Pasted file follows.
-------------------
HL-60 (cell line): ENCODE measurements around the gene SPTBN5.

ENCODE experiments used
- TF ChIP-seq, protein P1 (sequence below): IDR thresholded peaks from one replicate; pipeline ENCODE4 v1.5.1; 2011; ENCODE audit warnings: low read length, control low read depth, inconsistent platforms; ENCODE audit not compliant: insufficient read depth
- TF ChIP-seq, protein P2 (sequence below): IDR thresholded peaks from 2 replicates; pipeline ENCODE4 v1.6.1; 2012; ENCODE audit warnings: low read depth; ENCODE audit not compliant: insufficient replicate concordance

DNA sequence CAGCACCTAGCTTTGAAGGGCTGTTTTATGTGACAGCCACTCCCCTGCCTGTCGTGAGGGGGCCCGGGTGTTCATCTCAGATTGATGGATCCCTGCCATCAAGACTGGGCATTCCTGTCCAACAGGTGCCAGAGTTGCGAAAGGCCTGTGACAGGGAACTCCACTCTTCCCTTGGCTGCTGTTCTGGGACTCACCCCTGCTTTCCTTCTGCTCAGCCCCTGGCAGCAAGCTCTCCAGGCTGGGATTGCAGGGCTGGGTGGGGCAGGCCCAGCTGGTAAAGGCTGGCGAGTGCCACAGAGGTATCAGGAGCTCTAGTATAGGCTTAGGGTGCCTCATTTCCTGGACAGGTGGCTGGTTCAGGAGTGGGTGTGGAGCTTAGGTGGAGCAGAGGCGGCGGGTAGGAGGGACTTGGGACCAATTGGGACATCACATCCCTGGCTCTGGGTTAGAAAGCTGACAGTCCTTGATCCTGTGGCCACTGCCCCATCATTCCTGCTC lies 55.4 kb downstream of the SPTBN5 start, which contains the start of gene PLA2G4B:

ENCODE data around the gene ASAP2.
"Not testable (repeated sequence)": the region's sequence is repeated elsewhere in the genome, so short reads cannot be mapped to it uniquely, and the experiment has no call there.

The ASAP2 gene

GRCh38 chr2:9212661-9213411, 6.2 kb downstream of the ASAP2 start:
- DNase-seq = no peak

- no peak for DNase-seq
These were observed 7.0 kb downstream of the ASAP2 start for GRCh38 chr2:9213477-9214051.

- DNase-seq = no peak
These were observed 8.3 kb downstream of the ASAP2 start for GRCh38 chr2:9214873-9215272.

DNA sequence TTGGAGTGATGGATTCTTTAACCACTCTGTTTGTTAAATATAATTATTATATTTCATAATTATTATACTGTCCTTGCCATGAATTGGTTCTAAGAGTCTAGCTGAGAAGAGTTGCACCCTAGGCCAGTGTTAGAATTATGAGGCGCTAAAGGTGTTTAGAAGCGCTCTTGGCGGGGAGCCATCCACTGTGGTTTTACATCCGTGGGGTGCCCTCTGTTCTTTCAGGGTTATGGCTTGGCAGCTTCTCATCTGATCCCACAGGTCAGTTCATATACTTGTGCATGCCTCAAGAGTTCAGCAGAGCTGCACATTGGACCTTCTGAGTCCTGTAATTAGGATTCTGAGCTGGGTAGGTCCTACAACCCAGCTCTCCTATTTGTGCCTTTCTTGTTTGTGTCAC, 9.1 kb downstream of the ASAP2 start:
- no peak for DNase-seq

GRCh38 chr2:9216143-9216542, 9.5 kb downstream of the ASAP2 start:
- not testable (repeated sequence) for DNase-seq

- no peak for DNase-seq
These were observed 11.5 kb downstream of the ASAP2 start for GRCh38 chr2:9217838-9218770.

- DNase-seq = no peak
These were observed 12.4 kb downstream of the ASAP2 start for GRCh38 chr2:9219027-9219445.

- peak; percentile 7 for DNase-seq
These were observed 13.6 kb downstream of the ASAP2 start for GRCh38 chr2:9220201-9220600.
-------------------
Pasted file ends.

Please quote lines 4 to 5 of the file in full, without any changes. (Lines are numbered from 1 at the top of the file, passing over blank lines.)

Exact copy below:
- TF ChIP-seq, protein P2 (sequence below): IDR thresholded peaks from 2 replicates; pipeline ENCODE4 v1.6.1; 2012; ENCODE audit warnings: low read depth; ENCODE audit not compliant: insufficient replicate concordance

DNA sequence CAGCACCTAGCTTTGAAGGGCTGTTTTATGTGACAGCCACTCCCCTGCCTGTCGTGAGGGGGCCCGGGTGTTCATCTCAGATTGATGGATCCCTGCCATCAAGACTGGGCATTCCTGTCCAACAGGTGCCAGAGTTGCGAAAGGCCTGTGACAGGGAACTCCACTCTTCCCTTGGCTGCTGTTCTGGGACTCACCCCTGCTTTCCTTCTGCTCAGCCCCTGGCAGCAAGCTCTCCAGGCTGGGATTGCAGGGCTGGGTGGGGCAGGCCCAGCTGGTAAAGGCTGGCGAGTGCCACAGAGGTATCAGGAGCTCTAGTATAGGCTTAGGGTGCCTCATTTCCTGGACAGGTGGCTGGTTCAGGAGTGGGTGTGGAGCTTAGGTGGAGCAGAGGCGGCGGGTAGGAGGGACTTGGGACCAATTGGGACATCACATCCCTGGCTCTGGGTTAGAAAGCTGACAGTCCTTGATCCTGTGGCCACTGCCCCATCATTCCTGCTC lies 55.4 kb downstream of the SPTBN5 start, which contains the start of gene PLA2G4B: